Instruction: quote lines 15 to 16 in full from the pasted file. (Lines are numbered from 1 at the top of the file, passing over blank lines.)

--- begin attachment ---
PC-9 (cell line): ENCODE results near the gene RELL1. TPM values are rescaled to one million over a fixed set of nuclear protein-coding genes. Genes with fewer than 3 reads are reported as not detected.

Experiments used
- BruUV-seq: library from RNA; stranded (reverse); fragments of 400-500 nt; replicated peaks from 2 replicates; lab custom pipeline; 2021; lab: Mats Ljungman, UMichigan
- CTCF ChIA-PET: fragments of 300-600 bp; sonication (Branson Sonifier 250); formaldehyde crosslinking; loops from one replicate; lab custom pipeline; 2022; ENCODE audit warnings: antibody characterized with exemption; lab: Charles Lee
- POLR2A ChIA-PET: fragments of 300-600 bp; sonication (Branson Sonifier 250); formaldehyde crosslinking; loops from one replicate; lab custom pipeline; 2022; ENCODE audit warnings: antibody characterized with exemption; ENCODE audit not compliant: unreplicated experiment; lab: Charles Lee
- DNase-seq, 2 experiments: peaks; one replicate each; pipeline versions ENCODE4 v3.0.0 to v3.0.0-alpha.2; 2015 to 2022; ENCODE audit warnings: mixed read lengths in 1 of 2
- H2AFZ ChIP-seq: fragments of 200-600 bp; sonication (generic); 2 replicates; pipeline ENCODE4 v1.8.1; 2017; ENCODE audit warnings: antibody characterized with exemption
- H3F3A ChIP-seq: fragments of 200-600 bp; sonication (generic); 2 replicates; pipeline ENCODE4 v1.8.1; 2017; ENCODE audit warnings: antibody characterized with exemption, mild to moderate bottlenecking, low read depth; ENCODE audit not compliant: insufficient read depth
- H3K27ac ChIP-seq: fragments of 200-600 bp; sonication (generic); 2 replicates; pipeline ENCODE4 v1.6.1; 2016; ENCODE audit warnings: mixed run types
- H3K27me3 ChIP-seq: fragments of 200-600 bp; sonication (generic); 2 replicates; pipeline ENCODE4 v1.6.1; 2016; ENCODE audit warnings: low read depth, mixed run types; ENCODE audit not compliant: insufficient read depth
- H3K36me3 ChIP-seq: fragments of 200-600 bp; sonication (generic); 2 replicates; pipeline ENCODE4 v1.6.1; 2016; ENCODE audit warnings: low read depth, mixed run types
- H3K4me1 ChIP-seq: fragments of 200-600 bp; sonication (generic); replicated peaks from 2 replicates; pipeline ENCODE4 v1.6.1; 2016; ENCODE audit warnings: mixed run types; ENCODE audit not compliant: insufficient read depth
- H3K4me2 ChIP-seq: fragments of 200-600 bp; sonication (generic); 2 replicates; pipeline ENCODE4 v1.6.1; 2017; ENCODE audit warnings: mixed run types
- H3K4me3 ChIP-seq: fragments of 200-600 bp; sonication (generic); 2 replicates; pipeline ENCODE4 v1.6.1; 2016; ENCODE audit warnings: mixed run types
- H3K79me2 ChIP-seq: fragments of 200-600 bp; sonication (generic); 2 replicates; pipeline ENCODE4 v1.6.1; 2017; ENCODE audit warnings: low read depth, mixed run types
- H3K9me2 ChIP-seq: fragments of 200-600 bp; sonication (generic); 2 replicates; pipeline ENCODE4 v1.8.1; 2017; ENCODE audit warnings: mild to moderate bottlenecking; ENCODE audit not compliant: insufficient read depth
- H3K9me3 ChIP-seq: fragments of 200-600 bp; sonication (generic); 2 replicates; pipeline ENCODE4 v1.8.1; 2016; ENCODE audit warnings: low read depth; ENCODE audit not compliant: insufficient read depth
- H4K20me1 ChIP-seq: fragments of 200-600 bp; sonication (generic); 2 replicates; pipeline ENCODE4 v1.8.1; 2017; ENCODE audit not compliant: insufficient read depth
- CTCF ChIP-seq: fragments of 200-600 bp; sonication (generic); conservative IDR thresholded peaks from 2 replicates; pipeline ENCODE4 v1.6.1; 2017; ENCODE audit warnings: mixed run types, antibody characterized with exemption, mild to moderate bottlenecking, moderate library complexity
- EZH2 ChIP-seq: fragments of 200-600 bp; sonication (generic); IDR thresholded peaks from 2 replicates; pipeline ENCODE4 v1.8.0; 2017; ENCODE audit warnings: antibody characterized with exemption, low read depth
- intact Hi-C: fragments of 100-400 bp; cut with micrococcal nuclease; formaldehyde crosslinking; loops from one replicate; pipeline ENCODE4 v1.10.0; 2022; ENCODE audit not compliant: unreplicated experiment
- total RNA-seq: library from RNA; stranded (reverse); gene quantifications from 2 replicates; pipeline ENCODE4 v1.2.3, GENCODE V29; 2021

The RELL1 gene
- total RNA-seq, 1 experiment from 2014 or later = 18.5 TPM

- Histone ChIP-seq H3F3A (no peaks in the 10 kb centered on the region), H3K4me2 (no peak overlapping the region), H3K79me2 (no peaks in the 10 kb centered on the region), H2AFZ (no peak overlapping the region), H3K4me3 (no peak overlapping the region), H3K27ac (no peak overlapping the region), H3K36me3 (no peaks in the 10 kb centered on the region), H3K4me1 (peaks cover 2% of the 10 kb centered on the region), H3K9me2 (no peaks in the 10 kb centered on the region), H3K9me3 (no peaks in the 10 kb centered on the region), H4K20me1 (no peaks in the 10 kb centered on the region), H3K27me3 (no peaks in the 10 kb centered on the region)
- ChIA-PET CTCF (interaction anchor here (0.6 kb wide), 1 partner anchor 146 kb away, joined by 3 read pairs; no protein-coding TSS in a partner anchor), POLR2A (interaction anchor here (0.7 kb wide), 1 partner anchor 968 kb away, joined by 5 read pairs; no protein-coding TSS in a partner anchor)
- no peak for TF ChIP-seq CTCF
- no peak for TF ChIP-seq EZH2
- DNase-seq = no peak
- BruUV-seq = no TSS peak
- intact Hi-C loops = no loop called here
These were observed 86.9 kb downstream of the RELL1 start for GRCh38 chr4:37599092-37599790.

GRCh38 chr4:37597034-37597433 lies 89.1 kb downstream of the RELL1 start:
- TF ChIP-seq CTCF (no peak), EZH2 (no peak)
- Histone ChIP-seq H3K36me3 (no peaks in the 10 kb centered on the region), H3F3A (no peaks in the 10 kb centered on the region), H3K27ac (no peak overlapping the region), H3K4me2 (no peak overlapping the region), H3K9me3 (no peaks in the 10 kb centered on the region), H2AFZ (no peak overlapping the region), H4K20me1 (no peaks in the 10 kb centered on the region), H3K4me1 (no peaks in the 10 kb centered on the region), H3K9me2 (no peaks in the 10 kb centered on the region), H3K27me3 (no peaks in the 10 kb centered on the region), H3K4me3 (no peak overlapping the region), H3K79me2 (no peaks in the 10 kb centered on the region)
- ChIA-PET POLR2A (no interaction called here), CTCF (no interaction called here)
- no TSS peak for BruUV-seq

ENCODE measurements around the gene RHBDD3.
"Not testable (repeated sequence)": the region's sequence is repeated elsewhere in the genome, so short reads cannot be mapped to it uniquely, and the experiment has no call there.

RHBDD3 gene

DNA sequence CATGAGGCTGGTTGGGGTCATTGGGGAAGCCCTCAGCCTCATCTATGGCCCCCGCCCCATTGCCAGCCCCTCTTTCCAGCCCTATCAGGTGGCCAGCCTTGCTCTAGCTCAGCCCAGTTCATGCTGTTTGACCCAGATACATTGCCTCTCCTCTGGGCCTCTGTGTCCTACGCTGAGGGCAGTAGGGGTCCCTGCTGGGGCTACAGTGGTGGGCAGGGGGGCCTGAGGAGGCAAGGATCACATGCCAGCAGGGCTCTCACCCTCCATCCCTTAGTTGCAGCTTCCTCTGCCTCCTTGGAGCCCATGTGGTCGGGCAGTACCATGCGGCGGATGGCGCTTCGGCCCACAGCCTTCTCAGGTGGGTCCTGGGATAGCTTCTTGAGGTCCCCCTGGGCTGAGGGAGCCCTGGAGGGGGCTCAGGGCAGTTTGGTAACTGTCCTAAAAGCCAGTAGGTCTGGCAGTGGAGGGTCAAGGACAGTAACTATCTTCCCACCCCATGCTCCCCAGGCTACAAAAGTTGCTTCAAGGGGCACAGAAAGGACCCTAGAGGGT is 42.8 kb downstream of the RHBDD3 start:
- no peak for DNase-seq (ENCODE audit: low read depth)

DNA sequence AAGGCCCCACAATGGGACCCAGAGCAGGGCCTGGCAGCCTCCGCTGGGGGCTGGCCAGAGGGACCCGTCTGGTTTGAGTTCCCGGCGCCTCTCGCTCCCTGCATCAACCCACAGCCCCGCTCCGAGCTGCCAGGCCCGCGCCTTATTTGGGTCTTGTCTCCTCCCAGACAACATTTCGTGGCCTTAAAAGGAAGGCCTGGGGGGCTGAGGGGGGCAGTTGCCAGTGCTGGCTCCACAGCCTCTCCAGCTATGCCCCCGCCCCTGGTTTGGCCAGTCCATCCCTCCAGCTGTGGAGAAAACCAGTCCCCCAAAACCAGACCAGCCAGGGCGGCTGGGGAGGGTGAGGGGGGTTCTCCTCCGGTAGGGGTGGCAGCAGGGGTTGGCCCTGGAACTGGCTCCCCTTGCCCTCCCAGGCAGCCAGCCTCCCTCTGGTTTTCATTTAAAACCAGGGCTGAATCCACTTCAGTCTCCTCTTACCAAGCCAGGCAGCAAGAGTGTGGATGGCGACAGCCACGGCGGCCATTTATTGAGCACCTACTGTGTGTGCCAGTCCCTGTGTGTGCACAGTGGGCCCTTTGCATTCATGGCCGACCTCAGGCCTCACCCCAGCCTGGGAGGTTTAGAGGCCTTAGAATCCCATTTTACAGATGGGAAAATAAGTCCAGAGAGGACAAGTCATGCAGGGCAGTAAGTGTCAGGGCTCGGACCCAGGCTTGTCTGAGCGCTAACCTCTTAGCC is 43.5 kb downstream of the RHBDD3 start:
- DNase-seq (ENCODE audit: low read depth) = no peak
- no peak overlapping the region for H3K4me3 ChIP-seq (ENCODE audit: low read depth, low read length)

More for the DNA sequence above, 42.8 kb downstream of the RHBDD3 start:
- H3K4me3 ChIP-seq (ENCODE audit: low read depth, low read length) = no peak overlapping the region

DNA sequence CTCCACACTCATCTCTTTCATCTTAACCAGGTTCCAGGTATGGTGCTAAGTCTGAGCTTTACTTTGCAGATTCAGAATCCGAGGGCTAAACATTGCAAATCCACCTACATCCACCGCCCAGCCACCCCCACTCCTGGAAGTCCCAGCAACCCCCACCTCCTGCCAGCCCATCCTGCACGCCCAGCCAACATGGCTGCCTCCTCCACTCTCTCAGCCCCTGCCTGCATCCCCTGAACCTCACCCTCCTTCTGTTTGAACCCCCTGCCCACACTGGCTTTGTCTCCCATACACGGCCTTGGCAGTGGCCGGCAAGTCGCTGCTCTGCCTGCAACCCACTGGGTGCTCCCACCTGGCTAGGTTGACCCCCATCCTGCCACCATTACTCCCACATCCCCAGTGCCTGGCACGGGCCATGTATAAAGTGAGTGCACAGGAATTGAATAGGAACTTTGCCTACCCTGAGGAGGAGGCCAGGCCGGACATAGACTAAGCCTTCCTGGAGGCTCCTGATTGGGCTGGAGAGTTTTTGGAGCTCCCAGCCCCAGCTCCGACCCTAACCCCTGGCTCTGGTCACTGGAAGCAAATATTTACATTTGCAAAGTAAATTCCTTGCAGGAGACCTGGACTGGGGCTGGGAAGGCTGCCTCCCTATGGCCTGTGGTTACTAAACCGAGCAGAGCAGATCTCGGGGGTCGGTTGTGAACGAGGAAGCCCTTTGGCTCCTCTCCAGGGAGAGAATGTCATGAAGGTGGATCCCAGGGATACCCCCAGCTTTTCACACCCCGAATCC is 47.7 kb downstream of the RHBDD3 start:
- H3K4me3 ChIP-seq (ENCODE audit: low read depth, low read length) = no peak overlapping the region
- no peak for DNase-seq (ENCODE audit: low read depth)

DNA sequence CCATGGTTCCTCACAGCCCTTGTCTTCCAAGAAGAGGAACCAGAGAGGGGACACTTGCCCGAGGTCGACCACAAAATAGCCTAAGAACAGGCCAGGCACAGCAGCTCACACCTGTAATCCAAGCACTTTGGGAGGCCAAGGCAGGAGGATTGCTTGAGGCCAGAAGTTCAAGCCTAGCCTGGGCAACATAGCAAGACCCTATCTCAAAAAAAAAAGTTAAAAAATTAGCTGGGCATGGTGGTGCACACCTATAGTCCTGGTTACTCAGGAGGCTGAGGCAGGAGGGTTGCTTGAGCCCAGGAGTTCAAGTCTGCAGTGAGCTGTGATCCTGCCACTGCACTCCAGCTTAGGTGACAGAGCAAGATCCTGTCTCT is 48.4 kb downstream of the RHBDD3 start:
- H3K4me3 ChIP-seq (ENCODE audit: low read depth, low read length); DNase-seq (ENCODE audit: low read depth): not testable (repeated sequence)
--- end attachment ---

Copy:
- H3K79me2 ChIP-seq: fragments of 200-600 bp; sonication (generic); 2 replicates; pipeline ENCODE4 v1.6.1; 2017; ENCODE audit warnings: low read depth, mixed run types
- H3K9me2 ChIP-seq: fragments of 200-600 bp; sonication (generic); 2 replicates; pipeline ENCODE4 v1.8.1; 2017; ENCODE audit warnings: mild to moderate bottlenecking; ENCODE audit not compliant: insufficient read depth